Travel chaos: Ryanair’s O'Leary calls for more European workers
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UK airports have been urged to cancel flights in July and August to avoid further travel disruption to passengers. EasyJet plans to operate at 90 percent of its 2019 capacity for the next three months – suggesting around 11,000 flights could be cut.
The move comes as disruption in recent weeks as a result of staff shortages that have caused London Gatwick and Amsterdam’s Schiphol to cap flights.
EasyJet said most customers should be able to rebook alternative flights, many of which would be on the same day, and pledged to notify customers as soon as possible.
Major airlines including British Airways, TUI, EasyJet and Wizz Air have all cancelled flights in recent weeks.
The Department for Transport and the Civil Aviation Authority issued a joint letter calling for airlines to reduce their schedules.
Together they wrote: “Cancellations at the earliest possibility to deliver a more robust schedule are better for consumers than late on-the-day cancellations.”
They continued: “Our expectation is that you and all those involved in delivering aviation services will take all possible steps to prepare for and manage passenger demand that helps to avoid the unacceptable scenes we have recently witnessed.
“It is important that each airline reviews afresh its plans for the remainder of the summer season until the end of September to develop a schedule that is deliverable.”
Some have attributed the disruption to staff shortages as the pandemic forced the travel industry to shut down.
However, others have blamed the latest chaos on Britain leaving the European Union.
Chief executive of markets and airlines for TUI David Burling, said: “The shutdown in the aviation industry was more dramatic than in other countries in Europe. We obviously had Brexit.”
Mayor of London Sadiq Khan said the disruption was “self-inflicted from the Government” and as a result of “Brexit plus Covid”, as reported by the Independent earlier this month.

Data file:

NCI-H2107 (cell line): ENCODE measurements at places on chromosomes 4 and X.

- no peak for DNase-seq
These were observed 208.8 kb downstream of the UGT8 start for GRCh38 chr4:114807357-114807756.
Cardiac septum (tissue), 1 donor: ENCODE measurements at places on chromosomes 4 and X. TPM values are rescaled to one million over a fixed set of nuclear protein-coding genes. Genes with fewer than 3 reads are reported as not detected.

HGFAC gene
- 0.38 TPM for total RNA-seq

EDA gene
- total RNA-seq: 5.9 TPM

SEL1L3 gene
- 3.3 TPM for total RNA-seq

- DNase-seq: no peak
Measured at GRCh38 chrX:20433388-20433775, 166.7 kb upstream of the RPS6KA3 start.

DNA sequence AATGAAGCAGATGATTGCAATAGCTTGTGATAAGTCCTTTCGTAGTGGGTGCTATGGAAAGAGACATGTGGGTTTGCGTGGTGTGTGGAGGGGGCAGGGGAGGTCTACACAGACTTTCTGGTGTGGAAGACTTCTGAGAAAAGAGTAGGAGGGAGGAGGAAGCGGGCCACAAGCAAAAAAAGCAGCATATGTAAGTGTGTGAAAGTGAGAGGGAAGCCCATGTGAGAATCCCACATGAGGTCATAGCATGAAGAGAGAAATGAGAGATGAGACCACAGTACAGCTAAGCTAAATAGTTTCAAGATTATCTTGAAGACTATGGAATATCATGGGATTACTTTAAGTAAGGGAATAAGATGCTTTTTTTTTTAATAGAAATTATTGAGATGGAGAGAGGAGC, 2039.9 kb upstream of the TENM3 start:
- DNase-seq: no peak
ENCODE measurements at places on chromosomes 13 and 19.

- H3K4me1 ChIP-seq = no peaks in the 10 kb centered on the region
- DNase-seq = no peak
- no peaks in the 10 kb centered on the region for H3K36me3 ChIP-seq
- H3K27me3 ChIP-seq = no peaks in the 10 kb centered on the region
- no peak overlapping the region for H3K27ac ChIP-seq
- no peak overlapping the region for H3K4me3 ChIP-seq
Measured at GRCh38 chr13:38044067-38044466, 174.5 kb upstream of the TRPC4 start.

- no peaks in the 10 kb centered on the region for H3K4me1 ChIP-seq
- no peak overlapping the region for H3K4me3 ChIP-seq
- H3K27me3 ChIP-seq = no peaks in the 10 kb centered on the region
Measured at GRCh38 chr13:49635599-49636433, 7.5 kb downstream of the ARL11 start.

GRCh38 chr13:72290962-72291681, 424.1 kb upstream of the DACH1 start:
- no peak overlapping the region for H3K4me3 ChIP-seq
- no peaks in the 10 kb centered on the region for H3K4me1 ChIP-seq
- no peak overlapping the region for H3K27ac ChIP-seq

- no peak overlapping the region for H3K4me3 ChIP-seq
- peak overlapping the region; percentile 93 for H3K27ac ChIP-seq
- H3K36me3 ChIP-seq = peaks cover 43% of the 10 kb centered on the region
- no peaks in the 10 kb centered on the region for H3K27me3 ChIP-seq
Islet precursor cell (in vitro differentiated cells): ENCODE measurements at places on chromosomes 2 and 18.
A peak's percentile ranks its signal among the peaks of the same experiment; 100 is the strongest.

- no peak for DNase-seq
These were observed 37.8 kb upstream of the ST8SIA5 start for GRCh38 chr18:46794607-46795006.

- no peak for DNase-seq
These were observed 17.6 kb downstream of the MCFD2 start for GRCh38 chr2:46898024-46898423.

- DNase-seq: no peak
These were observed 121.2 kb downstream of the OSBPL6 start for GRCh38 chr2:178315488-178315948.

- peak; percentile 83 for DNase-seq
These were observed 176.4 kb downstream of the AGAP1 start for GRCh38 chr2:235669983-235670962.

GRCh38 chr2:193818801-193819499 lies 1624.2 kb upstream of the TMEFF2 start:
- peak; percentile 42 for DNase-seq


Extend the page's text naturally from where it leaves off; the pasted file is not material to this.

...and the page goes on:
As a result, Express.co.uk readers were asked their opinions on whether Brexit was to blame.
In a poll that ran from 1pm on Thursday, June 16, to midday on Wednesday, June 22, Express.co.uk asked: “Should Brexit be blamed for travel chaos?”
A total of 1,716 people responded with the overall result with a strong 86 percent (1,475 people) voting “no”, Brexit is not to blame for travel chaos.
A further 14 percent (232 people) said “yes”, the UK leaving the EU was to blame while just nine people said they did not know either way.
Dozens of comments were left below the accompanying article as readers shared their thoughts on Brexit affecting the travel industry.
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One reader, username CopyRight said: “It’s got nothing to do with Brexit. The problems are being caused by the lack of manpower as a result of Covid.
“Plus, travel has opened up again this year and the airports are being overwhelmed.”
Username grimm6 wrote: “Most of this was caused by the airlines and airports getting rid of staff. Nothing really to do with Brexit, just an excuse.”
And username Bolly1 said: “Of course not it’s down to the mismanagement of the airports. It’s not Brexit’s fault.”
Another, username X11 said: “If it had anything to do with Brexit why are some UK airports suffering more than others, why are some airlines coping OK, did they not leave Europe.
“Why are some airports in Europe suffering. It is ridiculous to blame this on Brexit.”
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